Roberts, A.P., Wilson, G.S., Harwood, D.M. and Verosub, K.L.
Glaciation across the Oligocene-Miocene boundary in southern McMurdo Sound, Antarctica: new chronology from the CIROS-1 drill hole.
Palaeogeography, Palaeoclimatology, Palaeoecology, 198, (1-2), . (doi:10.1016/S0031-0182(03)00399-7).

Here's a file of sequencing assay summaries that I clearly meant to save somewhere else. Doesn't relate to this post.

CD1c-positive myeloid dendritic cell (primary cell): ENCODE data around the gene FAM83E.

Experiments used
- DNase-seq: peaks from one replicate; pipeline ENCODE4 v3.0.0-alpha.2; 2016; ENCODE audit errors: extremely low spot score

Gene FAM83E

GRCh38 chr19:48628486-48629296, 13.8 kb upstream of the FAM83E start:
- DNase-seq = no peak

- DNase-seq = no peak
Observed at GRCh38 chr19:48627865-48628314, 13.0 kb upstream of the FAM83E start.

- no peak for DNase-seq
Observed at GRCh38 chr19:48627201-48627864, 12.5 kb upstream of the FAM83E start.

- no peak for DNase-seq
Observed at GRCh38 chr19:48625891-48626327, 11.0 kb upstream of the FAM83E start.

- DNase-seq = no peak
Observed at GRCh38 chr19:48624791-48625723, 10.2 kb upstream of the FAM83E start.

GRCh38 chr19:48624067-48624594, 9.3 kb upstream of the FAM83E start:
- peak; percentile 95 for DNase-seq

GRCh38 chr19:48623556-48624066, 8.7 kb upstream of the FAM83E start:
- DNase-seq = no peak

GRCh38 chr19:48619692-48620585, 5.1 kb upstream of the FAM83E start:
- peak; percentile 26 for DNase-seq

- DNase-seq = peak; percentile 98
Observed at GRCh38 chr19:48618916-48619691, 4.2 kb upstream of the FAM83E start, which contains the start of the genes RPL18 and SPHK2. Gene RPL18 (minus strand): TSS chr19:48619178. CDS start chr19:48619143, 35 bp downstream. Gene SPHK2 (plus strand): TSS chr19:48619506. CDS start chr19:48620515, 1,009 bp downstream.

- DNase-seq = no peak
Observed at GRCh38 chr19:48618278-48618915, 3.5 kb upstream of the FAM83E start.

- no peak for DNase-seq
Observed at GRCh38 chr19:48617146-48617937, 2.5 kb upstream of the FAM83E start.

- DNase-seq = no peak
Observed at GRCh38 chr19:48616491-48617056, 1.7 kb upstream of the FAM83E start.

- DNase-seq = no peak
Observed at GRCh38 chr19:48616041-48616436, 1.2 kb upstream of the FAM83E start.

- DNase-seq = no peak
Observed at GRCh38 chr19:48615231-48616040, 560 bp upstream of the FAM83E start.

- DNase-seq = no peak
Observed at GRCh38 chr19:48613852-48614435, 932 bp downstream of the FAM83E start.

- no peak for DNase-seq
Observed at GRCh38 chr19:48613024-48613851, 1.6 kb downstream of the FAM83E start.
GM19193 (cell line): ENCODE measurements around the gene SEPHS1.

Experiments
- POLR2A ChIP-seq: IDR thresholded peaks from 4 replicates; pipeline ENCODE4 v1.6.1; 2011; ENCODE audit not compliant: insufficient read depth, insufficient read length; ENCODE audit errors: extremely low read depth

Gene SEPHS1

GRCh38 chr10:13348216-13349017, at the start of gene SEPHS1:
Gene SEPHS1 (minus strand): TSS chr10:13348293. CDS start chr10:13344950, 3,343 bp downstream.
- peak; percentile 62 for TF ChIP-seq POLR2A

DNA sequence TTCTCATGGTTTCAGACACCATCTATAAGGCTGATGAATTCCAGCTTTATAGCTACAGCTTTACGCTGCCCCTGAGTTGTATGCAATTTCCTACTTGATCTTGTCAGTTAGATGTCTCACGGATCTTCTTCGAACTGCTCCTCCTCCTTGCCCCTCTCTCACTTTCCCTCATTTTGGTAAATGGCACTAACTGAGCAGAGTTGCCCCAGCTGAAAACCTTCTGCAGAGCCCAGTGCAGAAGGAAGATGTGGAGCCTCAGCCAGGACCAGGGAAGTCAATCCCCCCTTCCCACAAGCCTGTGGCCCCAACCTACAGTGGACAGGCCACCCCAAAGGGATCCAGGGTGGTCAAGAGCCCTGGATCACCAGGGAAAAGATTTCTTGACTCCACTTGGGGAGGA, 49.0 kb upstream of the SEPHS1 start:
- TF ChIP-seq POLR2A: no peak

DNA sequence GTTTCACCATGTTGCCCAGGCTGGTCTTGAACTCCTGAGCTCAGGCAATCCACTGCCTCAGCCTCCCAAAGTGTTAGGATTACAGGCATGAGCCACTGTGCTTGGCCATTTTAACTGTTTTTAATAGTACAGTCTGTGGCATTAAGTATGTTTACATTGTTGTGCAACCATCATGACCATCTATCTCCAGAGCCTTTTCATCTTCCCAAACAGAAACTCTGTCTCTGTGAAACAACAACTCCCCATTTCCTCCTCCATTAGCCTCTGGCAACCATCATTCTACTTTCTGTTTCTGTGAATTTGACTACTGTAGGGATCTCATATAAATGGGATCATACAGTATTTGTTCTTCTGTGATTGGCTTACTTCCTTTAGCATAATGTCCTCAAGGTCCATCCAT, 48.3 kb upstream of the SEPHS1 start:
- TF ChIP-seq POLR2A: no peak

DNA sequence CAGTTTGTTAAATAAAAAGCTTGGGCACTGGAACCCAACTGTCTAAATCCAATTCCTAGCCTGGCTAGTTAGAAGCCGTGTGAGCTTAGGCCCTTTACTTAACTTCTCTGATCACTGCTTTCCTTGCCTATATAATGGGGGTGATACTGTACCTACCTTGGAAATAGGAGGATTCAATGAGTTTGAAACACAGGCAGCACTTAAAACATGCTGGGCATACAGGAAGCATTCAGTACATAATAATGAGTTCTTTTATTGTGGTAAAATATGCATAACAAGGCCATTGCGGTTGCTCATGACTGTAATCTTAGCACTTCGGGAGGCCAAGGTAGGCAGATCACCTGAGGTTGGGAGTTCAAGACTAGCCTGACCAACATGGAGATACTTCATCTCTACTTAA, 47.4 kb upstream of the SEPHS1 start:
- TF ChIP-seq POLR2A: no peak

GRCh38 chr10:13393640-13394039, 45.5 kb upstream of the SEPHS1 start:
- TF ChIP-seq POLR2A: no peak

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Few Palaeogene and Neogene sediment cores from the Antarctic continental margin have been dated with sufficient precision to enable establishment of direct linkages between glacial events on the Antarctic continent and marked events in deep-sea [delta]18O records. As a result, much of our knowledge of the gradual, but stepwise, shift from 'greenhouse' climates of the Cretaceous to the 'ice-house' climates of the Quaternary is inferred from well-dated and more continuously deposited deep-sea sediments. In this study, we present new magnetostratigraphic results from the CIROS-1 drill core from McMurdo Sound, Antarctica, along with a reinterpretation of a published diatom biostratigraphic zonation that is constrained by correlation to a high-precision age model from the nearby CRP-2/2A drill core. Our results suggest that most of the upper 350 m of the CIROS-1 drill core represents rapid sediment accumulation during a short time interval spanning the Oligocene-Miocene boundary. Chronostratigraphic control is precise enough to enable correlation of this interval of glacimarine sedimentation with the Mi-1 deep-sea [delta]18O event, which confirms that the Mi-1 event was related to a major expansion of Antarctic ice. A major unconformity at 366 m in the CIROS-1 drill core, which is widely observed in regional seismic reflection studies, represents 9 Myr of missing time. This unconformity can be traced offshore into the Ross Sea using seismic stratigraphy and is interpreted to indicate significant East Antarctic ice sheet development during the Mi-1 glaciation. The stratigraphic expression of this ~400-kyr glacial event is evidently multiphase and complex in the Victoria Land Basin, probably because it was punctuated by higher-frequency orbitally induced glacial oscillations. The presence of Nothofagidites pollen throughout the CIROS-1 drill core and the presence of a Nothofagus (Southern beech) leaf within the early Miocene portion of the core indicate that Antarctic mean summer temperatures did not decrease below 5[deg]C throughout the Mi-1 glaciation. These temperatures are significantly warmer than present-day mean summer temperatures at sea level in McMurdo Sound. The persistence of a Nothofagus forest in coastal southern Victoria Land throughout this time interval suggests that the present state of deep refrigeration was not reached until some time after the Mi-1 glaciation
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